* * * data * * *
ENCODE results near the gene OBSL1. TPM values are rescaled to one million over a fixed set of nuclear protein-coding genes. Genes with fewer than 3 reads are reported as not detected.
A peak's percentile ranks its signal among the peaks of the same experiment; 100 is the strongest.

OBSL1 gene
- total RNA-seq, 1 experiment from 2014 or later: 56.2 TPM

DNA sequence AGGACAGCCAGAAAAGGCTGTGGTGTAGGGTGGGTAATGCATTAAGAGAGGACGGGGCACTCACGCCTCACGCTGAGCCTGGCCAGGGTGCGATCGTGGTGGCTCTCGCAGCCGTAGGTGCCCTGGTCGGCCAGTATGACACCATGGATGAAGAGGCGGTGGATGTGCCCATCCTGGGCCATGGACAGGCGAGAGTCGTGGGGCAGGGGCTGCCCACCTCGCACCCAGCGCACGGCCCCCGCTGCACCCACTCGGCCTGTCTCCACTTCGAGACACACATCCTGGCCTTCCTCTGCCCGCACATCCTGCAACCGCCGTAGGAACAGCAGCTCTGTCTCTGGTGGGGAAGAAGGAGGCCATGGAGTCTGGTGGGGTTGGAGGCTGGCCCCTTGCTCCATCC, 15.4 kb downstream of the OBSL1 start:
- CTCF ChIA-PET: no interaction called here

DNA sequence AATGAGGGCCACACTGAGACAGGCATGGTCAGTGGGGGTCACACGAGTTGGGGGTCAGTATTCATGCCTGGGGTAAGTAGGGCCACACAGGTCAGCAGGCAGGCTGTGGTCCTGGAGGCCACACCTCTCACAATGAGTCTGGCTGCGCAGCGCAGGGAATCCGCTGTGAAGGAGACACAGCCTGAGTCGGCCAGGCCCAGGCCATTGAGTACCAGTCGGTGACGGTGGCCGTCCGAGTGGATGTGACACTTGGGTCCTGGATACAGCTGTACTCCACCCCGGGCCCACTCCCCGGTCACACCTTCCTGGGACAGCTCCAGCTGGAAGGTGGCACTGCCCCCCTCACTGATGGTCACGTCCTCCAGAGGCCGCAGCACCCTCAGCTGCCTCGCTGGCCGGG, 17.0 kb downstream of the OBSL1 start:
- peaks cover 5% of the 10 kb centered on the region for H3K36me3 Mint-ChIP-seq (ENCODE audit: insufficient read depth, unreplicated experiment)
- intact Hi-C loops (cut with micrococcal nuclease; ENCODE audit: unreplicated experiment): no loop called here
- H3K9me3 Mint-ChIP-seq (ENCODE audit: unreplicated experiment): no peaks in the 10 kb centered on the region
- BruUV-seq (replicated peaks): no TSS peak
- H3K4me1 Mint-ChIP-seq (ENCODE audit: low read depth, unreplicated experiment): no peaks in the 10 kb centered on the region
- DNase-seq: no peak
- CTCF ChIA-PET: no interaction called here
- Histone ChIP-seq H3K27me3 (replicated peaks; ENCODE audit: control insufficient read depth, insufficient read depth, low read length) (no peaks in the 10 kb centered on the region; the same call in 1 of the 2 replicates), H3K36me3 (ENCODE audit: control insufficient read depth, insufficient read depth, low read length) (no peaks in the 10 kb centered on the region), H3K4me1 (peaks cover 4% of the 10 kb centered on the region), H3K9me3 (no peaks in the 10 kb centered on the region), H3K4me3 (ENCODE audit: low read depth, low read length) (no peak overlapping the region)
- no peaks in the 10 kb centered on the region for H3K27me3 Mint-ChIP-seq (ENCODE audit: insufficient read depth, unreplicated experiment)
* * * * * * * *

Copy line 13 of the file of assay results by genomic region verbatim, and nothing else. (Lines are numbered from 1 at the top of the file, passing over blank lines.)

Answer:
- DNase-seq: no peak